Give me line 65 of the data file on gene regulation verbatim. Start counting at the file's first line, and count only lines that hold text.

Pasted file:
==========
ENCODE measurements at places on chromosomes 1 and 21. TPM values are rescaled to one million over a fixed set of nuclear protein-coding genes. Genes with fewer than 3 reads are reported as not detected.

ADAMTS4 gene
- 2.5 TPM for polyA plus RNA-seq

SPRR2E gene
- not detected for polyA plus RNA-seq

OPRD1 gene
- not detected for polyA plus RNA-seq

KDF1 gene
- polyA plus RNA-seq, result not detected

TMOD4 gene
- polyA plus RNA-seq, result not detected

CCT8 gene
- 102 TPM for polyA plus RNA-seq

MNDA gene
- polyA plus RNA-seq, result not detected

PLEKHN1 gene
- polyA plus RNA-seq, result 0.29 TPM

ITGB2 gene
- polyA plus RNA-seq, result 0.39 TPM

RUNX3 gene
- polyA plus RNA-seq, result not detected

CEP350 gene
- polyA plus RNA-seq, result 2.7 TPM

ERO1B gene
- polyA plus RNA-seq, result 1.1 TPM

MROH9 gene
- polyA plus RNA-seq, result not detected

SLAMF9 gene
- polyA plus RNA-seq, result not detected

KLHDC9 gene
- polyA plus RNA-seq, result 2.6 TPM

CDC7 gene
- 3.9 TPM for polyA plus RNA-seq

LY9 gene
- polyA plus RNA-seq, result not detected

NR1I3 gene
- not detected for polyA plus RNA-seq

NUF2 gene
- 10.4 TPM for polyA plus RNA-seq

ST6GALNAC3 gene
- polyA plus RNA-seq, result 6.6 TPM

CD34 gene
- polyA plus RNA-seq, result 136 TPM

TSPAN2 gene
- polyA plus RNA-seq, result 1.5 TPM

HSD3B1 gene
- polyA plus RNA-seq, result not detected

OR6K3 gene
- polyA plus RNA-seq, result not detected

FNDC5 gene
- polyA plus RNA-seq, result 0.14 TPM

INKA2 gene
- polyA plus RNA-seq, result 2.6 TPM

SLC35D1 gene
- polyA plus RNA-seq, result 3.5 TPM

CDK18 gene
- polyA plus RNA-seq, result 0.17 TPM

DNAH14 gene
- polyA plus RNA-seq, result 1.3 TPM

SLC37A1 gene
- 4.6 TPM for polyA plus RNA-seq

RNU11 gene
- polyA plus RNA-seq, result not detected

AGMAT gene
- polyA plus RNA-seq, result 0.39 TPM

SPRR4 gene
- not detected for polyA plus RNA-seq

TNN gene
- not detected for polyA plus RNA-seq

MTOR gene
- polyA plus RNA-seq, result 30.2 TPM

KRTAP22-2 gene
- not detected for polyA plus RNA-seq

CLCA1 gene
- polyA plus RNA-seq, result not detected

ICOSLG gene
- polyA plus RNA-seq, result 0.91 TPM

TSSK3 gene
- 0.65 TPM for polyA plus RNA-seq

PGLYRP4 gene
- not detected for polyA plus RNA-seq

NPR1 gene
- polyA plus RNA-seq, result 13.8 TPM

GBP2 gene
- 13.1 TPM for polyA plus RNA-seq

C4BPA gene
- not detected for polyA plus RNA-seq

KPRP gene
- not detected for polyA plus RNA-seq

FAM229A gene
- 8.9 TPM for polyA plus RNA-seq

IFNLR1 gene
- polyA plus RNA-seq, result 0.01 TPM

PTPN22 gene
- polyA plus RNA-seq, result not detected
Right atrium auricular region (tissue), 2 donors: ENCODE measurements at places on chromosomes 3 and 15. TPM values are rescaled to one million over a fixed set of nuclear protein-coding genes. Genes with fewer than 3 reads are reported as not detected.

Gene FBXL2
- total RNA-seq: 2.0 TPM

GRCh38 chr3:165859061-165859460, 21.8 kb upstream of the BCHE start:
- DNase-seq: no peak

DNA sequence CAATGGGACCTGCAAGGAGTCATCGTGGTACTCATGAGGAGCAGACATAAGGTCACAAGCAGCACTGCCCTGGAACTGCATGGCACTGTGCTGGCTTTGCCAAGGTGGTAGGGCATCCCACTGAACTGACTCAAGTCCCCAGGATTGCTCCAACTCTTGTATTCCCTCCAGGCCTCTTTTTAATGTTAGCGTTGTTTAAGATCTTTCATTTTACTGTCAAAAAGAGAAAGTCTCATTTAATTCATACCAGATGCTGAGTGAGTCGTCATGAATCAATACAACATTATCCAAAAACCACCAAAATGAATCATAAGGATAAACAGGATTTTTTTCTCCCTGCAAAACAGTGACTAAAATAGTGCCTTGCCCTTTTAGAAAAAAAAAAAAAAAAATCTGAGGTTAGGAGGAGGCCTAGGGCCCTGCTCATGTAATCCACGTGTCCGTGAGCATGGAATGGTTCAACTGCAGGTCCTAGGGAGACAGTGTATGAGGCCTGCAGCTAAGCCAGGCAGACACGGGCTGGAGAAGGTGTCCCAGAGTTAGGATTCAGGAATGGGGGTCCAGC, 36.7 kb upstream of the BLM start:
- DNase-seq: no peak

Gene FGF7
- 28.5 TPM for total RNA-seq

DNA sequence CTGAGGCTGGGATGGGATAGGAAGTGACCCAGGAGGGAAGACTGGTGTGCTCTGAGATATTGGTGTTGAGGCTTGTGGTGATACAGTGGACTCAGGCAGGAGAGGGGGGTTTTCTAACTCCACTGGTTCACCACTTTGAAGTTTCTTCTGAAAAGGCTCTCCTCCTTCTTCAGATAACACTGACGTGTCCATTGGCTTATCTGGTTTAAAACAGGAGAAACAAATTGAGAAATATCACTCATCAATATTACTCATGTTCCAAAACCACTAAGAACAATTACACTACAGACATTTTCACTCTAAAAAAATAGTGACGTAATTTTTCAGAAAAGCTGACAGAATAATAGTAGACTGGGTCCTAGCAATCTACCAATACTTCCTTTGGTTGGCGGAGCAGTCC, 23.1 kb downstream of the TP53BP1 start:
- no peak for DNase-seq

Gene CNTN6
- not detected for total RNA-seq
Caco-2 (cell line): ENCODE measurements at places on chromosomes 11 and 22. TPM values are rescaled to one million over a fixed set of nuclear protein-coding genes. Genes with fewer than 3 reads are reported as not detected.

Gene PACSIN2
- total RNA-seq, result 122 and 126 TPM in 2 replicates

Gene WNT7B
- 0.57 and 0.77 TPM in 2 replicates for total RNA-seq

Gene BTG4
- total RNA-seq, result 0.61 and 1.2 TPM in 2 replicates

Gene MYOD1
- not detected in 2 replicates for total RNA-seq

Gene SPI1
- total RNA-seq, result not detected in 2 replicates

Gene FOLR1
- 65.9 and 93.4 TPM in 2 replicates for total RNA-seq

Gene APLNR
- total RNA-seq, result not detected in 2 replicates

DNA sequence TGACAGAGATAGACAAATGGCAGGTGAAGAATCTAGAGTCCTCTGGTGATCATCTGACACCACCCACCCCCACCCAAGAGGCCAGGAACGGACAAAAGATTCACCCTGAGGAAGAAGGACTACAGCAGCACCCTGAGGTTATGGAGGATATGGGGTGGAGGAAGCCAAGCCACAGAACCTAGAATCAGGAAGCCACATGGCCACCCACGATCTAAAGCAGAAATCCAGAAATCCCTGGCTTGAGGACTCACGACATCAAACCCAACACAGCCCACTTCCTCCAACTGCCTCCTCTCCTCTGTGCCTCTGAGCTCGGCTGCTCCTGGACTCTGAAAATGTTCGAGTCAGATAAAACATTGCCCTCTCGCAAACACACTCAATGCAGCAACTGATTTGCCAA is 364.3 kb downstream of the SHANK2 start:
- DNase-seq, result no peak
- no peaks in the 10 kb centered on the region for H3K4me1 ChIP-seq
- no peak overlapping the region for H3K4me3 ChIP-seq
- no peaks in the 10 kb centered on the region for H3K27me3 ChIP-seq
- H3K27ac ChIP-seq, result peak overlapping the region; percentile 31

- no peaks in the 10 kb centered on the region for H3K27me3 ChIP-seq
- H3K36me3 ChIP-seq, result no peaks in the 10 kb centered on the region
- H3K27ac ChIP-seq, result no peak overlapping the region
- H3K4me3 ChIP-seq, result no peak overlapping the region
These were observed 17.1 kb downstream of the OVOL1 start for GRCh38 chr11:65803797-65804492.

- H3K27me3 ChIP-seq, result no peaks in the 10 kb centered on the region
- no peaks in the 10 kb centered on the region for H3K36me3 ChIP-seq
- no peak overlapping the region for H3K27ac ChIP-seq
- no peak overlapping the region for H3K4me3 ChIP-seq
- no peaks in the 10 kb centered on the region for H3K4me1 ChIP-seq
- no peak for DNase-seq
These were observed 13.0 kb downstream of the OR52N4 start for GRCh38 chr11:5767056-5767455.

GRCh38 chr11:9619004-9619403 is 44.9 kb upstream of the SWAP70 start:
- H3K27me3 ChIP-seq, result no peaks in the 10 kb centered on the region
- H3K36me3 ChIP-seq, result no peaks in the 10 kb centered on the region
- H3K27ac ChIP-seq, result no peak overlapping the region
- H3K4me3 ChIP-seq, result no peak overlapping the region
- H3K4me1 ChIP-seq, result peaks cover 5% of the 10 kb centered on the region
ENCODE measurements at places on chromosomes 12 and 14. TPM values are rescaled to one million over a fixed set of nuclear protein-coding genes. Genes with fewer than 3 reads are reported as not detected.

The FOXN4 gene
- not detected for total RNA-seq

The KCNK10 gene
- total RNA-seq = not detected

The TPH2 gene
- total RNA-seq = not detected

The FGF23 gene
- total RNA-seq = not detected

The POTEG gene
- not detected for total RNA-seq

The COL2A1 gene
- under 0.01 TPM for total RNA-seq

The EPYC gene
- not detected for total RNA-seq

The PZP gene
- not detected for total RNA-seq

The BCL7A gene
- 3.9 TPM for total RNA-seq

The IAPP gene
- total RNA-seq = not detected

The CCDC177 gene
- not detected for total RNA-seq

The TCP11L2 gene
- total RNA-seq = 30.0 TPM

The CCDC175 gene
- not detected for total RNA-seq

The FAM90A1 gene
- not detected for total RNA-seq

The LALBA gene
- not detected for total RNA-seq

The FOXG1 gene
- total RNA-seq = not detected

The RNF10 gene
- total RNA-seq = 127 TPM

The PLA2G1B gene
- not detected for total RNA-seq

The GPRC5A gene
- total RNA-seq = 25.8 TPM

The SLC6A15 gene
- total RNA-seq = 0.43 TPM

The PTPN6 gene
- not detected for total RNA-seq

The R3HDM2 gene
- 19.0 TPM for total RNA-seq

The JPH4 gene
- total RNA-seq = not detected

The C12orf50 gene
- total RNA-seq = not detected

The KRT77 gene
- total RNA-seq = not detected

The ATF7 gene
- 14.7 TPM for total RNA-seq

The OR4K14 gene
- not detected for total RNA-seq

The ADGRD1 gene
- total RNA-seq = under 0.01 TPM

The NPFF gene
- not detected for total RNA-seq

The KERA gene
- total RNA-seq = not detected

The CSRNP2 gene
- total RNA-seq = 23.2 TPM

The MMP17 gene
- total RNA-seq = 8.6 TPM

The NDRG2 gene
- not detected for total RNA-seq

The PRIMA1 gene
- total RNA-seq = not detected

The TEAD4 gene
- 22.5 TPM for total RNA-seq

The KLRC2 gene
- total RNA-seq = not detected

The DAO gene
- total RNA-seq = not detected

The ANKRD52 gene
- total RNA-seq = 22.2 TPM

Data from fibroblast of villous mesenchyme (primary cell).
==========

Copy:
- polyA plus RNA-seq, result 0.39 TPM